Popularized in films like Limitless, legal smart drugs called Nootropics are becoming more and more prevalent in board rooms and on Wall Street.Keep reading »
This is the kind of frenetic talent that a certain hedge fund might have snapped up if time had allowed.
In one hot week last summer, prosecutors allege, the couple made more than $1 million from insider trading, spent most of it on 550 gold bars in midtown Manhattan and laundered $100,000 in a Las Vegas casino.
By the time in mid-December that a federal grand jury in Charlotte, N.C., indicted Mr. Hegedus and Ms. Laurenti, the couple had gone on the run, according to the Federal Bureau of Investigation. On June 24, he turned himself in to the U.S. authorities. The following week, she followed suit….
Insider trading wasn’t their first alleged criminal venture, according to the prosecutors. They said that, in February 2008, the two men allegedly committed mortgage fraud while buying a $1.1 million luxury home in Waxhaw, N.C.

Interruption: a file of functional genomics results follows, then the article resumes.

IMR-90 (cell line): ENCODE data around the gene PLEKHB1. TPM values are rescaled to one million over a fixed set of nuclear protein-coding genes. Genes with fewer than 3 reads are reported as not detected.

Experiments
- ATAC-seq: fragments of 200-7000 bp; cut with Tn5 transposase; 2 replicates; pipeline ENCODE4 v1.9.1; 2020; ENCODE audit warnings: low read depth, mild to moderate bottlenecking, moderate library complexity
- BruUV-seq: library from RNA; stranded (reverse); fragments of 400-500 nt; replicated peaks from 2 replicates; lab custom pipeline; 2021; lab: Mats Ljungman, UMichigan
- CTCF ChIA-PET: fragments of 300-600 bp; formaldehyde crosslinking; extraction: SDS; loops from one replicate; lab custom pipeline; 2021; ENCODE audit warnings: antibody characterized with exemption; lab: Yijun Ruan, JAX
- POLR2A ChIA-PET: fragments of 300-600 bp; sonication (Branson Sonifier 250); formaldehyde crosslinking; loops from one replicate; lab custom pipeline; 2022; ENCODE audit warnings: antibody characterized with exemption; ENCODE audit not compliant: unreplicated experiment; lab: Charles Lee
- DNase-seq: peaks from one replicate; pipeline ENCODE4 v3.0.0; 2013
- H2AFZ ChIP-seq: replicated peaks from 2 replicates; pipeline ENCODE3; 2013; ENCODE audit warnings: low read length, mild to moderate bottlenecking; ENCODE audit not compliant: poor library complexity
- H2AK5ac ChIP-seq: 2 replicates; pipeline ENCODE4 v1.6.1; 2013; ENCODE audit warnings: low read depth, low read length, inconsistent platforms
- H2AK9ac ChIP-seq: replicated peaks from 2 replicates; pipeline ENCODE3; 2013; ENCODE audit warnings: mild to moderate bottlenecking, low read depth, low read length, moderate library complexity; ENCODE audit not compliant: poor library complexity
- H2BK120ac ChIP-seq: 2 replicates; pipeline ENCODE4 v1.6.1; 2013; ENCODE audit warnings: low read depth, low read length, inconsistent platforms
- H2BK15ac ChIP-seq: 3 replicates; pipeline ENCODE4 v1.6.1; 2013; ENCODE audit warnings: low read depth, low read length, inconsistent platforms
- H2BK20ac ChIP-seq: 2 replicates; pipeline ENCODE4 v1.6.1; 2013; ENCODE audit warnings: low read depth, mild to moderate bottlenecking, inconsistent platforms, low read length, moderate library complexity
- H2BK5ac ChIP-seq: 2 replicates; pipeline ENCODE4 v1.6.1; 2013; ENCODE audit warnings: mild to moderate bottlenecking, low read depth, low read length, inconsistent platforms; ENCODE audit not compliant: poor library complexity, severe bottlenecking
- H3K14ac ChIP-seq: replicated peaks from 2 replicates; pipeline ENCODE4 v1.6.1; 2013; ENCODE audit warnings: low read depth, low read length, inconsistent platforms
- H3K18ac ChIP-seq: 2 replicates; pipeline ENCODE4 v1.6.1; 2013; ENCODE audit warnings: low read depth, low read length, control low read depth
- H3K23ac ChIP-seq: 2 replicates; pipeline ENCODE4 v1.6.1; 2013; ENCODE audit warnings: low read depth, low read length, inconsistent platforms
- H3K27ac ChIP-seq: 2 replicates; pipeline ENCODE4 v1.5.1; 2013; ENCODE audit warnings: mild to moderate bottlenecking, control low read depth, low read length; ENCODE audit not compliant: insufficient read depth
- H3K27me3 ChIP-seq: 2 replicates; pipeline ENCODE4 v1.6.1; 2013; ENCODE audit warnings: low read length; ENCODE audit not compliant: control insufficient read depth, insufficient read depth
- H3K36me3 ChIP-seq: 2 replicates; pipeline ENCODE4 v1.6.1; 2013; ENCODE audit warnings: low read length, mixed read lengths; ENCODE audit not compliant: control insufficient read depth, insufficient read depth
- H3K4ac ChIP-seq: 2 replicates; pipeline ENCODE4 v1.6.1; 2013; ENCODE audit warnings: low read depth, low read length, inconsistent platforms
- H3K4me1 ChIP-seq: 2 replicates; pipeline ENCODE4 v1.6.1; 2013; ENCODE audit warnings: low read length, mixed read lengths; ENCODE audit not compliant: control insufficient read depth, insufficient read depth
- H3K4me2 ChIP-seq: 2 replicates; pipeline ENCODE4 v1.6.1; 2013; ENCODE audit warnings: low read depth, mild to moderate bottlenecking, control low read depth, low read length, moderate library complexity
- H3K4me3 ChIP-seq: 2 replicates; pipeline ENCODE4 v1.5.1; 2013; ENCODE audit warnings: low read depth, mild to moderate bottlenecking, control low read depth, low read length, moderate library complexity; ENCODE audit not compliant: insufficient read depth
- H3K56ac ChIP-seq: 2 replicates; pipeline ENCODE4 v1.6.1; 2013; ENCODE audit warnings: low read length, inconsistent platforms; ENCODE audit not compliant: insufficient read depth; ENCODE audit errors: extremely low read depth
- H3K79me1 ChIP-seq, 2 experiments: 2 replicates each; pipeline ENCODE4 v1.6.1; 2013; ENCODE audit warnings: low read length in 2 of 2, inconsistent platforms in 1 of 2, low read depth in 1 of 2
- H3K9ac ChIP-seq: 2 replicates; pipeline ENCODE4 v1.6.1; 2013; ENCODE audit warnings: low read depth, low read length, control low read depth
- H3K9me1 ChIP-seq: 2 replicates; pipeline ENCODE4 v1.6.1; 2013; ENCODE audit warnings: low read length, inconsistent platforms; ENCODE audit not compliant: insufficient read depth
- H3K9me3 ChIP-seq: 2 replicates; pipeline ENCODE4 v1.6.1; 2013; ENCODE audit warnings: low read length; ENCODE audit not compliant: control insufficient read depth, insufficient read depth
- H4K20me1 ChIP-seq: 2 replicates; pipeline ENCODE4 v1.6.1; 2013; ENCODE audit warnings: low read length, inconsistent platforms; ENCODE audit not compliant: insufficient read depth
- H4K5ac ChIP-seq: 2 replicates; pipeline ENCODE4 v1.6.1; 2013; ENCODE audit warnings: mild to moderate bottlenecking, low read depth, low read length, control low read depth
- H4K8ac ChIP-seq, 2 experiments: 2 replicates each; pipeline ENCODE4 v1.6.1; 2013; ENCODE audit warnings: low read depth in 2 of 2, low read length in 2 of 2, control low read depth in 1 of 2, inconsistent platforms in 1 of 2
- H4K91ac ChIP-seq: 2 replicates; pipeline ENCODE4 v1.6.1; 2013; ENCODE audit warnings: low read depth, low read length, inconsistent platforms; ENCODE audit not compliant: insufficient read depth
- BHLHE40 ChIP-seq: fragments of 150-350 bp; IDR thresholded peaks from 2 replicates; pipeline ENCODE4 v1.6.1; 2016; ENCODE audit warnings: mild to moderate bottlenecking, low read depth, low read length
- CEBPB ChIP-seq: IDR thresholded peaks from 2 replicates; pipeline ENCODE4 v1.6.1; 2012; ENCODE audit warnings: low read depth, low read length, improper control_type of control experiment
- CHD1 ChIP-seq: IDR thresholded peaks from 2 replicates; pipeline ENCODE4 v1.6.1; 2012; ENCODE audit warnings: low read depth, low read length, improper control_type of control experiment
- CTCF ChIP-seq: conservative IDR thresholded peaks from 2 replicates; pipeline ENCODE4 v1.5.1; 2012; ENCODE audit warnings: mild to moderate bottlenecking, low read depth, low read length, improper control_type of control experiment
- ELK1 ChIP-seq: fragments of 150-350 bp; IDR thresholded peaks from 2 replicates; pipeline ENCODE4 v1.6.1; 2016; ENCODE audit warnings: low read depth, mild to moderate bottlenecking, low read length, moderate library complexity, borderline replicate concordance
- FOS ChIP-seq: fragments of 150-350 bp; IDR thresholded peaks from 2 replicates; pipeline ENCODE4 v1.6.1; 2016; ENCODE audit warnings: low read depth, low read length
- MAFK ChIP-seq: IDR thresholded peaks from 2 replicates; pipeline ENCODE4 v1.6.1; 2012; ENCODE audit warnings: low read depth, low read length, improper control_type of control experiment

By that time, Mr. Femenia was working for Wells Fargo. Prosecutors say his job as an investment banker gave him an opportunity to steal and sell insider information, something he allegedly did four times, starting in March 2010….
It isn’t clear when the couple went on the run—a move that remains “pretty rare” for white-collar suspects, according to Adam Pritchard, a law professor at the University of Michigan—or where they went to.
Multiple attempts in December to serve legal papers on Mr. Hegedus and Ms. Laurenti in New York and Miami were unsuccessful, according to court documents. One of the people trying to trace the couple said that a relative of Mr. Hegedus told him the fugitive was “not in Panama but on American soil.” Earlier this summer, they turned themselves in.